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Osong Public Health Res Perspect > 6(2); 2015 > Article

Hosseintabar Marzoni, Moghimbeigi, and Faradmal: Gastric and Esophageal Cancers Incidence Mapping in Golestan Province, Iran: Using Bayesian–Gibbs Sampling

Abstract

ObjectivesRecent studies of esophageal cancer (EC) and gastric cancer (GC) have been reported to have high incidence rates of these cancers in Golestan Province of Iran. The present study describes the geographical patterns of EC and GC incidence based on cancer registry data and display statistically significant regions within this province.

MethodsIn order to map the distribution of upper gastrointestinal cancer, relative risk (RR) were calculated. Therefore, to estimate a more reliable RR, Poisson regression models were used. The adjusted models (adjusted to urban–rural area, sex, and grouped age proportion) were utilized. We considered two-component random effects for each observation, an unstructured (noncorrelated) and a group of “neighbor” (correlated) heterogeneities. We estimated the model parameters using Gibbs sampling and empirical Bayes method. We used EC and GC data that were registered with Golestan Research Center of Gastroenterology and Hepatology in the years 2004–2008.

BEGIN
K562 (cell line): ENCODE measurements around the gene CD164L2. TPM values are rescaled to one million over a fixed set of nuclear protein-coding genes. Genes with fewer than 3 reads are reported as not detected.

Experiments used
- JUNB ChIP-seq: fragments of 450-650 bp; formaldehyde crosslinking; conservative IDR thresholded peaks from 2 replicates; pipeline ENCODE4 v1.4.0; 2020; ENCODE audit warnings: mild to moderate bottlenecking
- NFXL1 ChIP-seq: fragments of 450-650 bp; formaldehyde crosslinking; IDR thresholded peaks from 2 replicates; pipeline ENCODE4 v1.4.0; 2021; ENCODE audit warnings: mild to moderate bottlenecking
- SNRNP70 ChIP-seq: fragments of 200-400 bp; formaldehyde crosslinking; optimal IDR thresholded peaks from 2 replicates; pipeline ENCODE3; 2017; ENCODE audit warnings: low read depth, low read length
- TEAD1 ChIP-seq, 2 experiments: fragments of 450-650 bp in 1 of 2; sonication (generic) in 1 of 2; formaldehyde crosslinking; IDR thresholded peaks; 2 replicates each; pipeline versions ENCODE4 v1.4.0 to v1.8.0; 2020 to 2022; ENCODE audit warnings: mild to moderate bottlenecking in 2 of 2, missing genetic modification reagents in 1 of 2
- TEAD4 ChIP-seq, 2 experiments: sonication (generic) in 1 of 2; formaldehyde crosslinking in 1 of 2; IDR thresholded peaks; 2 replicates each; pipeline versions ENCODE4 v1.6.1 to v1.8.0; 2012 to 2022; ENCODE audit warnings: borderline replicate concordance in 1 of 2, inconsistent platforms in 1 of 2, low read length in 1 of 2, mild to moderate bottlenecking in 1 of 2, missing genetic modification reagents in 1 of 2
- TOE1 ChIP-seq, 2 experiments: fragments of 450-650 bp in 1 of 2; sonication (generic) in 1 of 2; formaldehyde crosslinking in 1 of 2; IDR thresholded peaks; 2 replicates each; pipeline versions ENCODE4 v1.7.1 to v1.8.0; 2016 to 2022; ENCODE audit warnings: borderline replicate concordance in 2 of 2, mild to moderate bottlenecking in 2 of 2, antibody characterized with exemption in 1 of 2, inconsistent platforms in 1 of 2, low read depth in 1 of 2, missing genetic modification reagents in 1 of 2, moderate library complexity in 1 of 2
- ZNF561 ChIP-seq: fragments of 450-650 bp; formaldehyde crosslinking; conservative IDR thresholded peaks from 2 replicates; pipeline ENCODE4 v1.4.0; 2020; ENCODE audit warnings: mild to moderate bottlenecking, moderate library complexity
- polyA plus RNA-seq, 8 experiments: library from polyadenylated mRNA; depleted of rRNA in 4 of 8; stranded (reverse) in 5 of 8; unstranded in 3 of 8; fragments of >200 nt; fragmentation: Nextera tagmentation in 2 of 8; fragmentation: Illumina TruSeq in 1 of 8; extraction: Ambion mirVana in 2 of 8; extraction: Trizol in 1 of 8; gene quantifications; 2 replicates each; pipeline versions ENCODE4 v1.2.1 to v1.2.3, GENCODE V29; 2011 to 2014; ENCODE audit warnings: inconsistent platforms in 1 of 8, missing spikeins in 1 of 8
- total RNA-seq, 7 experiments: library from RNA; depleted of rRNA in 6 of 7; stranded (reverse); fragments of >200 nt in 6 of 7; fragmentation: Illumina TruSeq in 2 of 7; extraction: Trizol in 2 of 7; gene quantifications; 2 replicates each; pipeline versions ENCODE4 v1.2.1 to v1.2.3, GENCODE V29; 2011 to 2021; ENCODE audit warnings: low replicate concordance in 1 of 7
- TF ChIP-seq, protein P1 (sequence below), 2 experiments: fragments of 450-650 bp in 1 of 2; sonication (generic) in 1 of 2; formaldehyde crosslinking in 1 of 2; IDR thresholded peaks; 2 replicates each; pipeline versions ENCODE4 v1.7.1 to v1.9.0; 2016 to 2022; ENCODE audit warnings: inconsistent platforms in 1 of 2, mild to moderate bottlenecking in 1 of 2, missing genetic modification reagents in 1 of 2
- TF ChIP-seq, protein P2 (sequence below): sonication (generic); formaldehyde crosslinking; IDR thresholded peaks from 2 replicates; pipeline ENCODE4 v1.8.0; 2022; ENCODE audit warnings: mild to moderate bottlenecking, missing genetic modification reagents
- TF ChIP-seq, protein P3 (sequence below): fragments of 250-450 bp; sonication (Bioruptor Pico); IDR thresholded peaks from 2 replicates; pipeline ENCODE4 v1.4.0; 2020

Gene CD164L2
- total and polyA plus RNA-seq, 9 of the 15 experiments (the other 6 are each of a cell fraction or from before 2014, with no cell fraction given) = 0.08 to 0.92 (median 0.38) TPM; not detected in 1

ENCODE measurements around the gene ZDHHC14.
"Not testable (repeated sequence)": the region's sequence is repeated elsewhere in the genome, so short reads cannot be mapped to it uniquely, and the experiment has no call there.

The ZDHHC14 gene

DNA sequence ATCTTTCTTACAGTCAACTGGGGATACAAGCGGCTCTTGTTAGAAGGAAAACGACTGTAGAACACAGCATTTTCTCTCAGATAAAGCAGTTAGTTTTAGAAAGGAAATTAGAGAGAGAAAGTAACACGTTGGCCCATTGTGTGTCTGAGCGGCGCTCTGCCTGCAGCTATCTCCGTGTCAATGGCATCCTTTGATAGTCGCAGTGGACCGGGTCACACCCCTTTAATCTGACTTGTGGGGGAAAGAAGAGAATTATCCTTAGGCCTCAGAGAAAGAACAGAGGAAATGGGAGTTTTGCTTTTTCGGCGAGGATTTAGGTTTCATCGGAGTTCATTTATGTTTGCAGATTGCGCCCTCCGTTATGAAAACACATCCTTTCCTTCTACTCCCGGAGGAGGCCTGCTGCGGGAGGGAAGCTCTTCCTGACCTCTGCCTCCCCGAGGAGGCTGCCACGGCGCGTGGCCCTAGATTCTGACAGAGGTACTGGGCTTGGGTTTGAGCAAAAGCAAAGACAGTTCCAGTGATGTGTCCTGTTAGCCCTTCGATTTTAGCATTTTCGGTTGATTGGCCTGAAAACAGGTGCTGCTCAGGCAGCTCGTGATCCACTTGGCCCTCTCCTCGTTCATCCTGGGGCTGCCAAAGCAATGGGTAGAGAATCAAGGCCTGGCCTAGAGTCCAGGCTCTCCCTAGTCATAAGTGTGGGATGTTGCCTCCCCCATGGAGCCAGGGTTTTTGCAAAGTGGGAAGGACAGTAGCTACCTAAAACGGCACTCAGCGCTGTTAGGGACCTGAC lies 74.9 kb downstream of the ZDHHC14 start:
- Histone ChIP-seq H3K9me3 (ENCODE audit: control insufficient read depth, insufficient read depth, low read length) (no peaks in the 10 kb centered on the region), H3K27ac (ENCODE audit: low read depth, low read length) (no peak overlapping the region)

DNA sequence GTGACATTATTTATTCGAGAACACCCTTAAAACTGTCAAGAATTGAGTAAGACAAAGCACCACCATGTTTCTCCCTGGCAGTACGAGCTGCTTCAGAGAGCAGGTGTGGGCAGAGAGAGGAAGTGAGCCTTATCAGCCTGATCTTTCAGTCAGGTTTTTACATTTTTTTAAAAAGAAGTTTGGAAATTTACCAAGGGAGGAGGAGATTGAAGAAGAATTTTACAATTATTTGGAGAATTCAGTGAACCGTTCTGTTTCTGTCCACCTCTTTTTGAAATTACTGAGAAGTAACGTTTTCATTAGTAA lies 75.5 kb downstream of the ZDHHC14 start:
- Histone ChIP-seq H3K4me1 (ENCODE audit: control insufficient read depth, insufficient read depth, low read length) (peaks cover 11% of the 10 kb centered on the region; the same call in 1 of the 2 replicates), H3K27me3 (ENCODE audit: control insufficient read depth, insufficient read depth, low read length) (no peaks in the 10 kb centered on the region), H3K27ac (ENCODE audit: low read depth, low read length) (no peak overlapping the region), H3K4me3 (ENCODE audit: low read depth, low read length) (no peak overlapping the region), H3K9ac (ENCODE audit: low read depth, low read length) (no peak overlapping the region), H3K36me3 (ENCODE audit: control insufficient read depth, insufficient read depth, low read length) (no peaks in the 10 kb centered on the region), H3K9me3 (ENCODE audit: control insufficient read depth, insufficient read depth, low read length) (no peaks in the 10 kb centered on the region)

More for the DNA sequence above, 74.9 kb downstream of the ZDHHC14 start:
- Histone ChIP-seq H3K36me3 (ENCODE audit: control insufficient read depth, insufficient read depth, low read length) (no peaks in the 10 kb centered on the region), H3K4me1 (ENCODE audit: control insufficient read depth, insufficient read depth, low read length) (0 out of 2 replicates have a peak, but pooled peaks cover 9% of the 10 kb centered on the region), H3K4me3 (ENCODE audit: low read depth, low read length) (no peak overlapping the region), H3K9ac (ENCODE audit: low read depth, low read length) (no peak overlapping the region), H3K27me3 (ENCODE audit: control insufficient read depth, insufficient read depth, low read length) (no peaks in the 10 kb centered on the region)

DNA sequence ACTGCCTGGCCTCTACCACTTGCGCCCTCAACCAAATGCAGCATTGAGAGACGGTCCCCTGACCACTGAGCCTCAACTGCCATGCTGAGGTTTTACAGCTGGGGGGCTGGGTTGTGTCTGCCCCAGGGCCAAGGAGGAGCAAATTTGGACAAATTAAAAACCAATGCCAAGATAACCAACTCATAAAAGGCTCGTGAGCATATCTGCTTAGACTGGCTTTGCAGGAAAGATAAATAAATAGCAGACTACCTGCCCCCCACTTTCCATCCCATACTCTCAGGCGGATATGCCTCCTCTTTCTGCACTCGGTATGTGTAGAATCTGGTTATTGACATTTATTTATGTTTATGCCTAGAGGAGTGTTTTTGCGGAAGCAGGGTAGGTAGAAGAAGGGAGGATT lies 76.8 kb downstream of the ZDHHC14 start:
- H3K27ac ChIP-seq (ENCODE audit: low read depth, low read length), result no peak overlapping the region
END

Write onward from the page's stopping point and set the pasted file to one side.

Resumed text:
ResultsThe EC and GC maps were drawn for 2004–2008 in the province. Kalaleh and Minoodasht counties have a high RR of EC and GC in the years of study. In almost all years, the areas with a high RR were steady.

ConclusionThe EC and GC maps showed significant spatial patterns of risk in Golestan province of Iran. Further study is needed to multivariate clustering and mapping of cancers RRs with considering diet and socioeconomic factors.

Keywords:

Keywords

disease mapping; esophageal cancer; gastric cancer; Poisson regression